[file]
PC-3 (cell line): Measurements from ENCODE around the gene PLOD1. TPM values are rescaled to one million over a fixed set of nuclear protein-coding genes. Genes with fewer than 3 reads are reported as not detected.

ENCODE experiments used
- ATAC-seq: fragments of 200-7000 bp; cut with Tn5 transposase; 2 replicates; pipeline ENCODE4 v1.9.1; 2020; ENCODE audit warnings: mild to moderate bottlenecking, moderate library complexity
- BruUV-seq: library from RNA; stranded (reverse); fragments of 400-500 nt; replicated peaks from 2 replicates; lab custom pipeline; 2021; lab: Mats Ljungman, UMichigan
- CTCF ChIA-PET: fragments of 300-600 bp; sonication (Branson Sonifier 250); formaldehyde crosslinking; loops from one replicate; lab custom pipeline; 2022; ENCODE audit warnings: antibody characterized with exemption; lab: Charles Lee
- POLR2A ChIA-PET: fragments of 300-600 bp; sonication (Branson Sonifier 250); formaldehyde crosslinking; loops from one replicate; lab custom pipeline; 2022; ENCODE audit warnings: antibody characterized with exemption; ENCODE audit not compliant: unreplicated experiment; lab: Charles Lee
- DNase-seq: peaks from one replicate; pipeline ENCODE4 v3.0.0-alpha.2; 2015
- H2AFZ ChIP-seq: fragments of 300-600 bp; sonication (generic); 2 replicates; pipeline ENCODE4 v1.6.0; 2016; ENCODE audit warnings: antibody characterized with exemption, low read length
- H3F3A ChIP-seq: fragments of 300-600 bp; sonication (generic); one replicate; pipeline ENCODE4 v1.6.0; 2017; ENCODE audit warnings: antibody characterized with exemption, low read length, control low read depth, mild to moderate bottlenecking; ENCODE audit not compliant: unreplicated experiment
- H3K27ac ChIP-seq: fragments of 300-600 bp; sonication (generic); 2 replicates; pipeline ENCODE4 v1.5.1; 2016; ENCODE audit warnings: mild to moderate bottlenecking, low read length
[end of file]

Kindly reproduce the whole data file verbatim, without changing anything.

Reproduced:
PC-3 (cell line): Measurements from ENCODE around the gene PLOD1. TPM values are rescaled to one million over a fixed set of nuclear protein-coding genes. Genes with fewer than 3 reads are reported as not detected.

ENCODE experiments used
- ATAC-seq: fragments of 200-7000 bp; cut with Tn5 transposase; 2 replicates; pipeline ENCODE4 v1.9.1; 2020; ENCODE audit warnings: mild to moderate bottlenecking, moderate library complexity
- BruUV-seq: library from RNA; stranded (reverse); fragments of 400-500 nt; replicated peaks from 2 replicates; lab custom pipeline; 2021; lab: Mats Ljungman, UMichigan
- CTCF ChIA-PET: fragments of 300-600 bp; sonication (Branson Sonifier 250); formaldehyde crosslinking; loops from one replicate; lab custom pipeline; 2022; ENCODE audit warnings: antibody characterized with exemption; lab: Charles Lee
- POLR2A ChIA-PET: fragments of 300-600 bp; sonication (Branson Sonifier 250); formaldehyde crosslinking; loops from one replicate; lab custom pipeline; 2022; ENCODE audit warnings: antibody characterized with exemption; ENCODE audit not compliant: unreplicated experiment; lab: Charles Lee
- DNase-seq: peaks from one replicate; pipeline ENCODE4 v3.0.0-alpha.2; 2015
- H2AFZ ChIP-seq: fragments of 300-600 bp; sonication (generic); 2 replicates; pipeline ENCODE4 v1.6.0; 2016; ENCODE audit warnings: antibody characterized with exemption, low read length
- H3F3A ChIP-seq: fragments of 300-600 bp; sonication (generic); one replicate; pipeline ENCODE4 v1.6.0; 2017; ENCODE audit warnings: antibody characterized with exemption, low read length, control low read depth, mild to moderate bottlenecking; ENCODE audit not compliant: unreplicated experiment
- H3K27ac ChIP-seq: fragments of 300-600 bp; sonication (generic); 2 replicates; pipeline ENCODE4 v1.5.1; 2016; ENCODE audit warnings: mild to moderate bottlenecking, low read length